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The Iron Lady | 2011 | PG-13 | - 5.5.3

The story of the rise of Margaret Thatcher (Meryl Streep) through the ranks of the British Parliament and eventually to the Prime Minister's post. Also with Jim Broadbent, Olivia Colman, Roger Allam, Nick Dunning, Nicholas Farrell, Iain Glen, Richard E. Grant and Anthony Head. Directed by Phyllida Lloyd. [1:45]

SEX/NUDITY 5 - A topless woman (her bare breasts are seen) and a shirtless man (his bare chest is seen) stand above a large crowd in a street. A woman wears a low-cut dress (it reveals cleavage) and another woman sews a button back on as the woman argues with several men in the room and then adjusts her bra as the men leave the room.
 A husband and his wife kiss in several scenes. A man and a woman kiss. A man and a woman hold hands in several scenes. A man and a woman dance closely together in a few scenes.
 A man proposes to a woman and she accepts.


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VIOLENCE/GORE 5 - We see a fire burning in a building and a blood-covered body on a stretcher being carried from the building, and hear reports that 5 people died. We hear an explosion, a woman runs after a car that a man had been driving and we see the burning shell (we do not see the man but understand that he died in the crash).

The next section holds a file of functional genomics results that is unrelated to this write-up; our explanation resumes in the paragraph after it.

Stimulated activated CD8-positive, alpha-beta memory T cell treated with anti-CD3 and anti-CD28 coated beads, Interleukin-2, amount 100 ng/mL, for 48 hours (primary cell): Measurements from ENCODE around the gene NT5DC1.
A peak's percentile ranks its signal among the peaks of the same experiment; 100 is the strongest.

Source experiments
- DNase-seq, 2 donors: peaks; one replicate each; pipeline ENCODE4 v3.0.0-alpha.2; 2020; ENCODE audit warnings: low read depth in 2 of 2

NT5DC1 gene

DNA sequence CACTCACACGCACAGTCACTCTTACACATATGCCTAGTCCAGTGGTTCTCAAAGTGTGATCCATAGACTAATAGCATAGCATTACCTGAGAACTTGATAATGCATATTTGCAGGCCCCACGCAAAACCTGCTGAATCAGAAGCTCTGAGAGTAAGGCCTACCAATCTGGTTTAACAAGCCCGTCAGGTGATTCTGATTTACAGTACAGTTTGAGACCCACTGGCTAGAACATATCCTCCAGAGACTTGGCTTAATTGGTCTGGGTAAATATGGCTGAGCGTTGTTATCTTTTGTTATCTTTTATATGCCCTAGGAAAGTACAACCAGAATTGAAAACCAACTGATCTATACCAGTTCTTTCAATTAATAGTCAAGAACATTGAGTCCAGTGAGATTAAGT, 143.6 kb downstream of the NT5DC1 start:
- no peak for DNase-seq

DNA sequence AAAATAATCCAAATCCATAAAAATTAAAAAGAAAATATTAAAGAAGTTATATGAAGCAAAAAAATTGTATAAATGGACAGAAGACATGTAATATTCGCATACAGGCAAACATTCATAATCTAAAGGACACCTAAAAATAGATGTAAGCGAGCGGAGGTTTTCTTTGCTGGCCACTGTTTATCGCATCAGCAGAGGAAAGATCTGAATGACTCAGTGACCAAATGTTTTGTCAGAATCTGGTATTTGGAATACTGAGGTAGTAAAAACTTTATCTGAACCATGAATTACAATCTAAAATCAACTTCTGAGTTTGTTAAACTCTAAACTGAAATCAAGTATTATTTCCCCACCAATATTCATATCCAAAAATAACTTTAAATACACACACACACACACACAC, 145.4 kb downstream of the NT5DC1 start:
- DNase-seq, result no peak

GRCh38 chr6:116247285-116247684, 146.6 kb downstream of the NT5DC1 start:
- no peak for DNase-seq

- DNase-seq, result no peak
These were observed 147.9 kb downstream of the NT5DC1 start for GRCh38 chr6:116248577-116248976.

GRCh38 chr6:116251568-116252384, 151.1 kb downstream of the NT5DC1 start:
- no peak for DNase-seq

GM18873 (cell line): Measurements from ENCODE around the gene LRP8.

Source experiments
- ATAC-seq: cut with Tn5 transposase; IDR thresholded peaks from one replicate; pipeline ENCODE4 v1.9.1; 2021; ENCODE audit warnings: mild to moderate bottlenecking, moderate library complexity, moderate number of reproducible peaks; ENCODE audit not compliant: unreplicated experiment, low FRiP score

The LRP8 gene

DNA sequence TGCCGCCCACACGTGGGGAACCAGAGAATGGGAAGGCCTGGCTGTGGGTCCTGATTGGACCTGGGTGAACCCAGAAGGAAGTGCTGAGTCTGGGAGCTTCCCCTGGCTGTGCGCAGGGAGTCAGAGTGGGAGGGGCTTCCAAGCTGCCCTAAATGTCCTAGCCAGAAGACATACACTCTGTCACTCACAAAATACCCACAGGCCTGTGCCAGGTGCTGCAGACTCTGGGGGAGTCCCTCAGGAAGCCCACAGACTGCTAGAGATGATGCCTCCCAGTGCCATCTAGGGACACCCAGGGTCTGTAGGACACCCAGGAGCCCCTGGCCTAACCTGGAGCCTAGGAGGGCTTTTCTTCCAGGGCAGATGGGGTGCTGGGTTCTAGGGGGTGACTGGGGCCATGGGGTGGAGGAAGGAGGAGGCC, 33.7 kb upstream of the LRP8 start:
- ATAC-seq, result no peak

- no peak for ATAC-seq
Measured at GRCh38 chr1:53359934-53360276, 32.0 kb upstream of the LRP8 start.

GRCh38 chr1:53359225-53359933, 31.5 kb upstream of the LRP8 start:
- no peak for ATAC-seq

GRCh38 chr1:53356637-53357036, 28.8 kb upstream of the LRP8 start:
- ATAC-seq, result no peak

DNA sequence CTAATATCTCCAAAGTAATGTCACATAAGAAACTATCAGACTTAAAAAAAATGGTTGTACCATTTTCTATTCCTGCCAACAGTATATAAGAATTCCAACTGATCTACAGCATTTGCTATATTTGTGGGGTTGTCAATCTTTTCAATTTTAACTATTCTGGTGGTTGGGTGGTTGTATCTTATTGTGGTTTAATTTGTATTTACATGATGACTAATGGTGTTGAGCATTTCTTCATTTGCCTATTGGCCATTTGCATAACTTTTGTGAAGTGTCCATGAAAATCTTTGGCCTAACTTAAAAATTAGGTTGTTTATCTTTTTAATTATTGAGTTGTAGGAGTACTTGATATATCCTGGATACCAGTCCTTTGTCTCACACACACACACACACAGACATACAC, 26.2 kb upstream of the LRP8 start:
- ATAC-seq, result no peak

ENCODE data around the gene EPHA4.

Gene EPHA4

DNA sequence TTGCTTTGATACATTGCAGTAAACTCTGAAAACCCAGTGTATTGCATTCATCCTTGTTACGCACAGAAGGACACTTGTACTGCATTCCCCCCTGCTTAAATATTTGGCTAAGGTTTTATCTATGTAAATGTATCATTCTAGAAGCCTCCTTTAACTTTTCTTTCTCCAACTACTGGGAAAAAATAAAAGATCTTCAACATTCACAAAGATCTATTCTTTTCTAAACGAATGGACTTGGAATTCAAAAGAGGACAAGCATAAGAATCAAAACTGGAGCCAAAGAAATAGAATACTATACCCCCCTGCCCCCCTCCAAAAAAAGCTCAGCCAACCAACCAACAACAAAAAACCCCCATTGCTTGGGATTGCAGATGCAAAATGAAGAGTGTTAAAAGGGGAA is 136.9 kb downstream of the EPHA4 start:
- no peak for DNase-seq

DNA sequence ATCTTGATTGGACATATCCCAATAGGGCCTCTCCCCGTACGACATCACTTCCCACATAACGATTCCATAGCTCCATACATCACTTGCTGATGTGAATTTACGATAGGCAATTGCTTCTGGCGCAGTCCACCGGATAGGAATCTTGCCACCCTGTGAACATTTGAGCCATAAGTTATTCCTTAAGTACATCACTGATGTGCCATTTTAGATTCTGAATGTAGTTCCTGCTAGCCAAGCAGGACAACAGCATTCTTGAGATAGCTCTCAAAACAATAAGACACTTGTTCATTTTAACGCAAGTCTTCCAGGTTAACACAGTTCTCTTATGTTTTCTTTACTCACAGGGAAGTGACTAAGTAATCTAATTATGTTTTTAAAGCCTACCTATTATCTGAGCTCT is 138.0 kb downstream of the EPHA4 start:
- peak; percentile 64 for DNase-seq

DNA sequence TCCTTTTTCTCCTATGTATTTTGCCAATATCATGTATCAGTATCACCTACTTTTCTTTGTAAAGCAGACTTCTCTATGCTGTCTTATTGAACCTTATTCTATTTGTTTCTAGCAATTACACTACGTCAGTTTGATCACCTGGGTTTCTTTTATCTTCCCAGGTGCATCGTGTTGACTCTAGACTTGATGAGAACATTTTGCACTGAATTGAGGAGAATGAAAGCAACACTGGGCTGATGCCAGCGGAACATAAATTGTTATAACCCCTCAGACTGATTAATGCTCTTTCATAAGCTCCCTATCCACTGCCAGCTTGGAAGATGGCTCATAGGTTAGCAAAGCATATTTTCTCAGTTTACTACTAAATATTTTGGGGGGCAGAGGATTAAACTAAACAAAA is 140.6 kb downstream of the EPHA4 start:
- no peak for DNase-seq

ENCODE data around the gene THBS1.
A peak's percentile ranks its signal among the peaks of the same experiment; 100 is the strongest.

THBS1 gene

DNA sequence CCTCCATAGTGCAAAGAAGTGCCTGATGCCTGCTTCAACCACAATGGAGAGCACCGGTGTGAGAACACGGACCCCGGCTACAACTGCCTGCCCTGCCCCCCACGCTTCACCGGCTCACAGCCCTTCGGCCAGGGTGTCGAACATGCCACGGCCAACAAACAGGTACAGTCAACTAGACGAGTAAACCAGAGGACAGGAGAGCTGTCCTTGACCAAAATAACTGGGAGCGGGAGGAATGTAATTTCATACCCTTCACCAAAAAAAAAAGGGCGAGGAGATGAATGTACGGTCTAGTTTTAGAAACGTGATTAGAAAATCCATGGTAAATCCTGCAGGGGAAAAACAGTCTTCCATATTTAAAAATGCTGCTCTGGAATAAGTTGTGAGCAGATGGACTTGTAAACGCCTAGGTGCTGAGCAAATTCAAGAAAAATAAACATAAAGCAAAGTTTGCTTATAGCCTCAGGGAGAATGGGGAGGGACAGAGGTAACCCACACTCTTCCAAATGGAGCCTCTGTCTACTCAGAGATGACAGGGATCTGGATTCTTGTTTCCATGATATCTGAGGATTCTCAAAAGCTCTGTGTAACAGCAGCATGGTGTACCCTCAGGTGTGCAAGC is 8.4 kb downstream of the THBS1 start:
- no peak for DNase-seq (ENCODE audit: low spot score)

We see a violent protest in the streets and police with nightsticks beat protestors as they throw firebombs. We see fires burning in streets as violent protests rage while we hear reports of bombings and we see a horse lying dead on the street. A bomb explodes outside a hotel and a room where a man and a woman are staying is blown up; we see the woman and the man covered with dust and the room is littered with debris. A violent street protest shows people being beaten by police with sticks, police on horses tramples one protestor and we see a protestor covered with blood and lying on the street.
 We see a man on a stretcher with blood on his clothing and hear a report of a retaliatory attack on a naval ship that caused many deaths and casualties. A rocket is fired into a naval vessel and we understand from news reports that it was sunk. We see planes circling naval vessels and dropping bombs on them (fires flare but we do not see people being struck).
 We see many dead bodies wrapped in tarps in a large hole in the ground. A family hides under a table while bombs explode outside (we see flashes and hear loud explosions). We see an armed guard in the hallway of a residence.
 An elderly woman imagines having conversations with her dead husband; and an elderly woman yells at her dead husband and tells him to leave her alone. An elderly woman pleads with her dead husband (she is imagining that he is still with her) to come back as he walks down a hallway (he does not return). An elderly woman imagines that she sees her son as a young boy running through the hallways and out into a garden.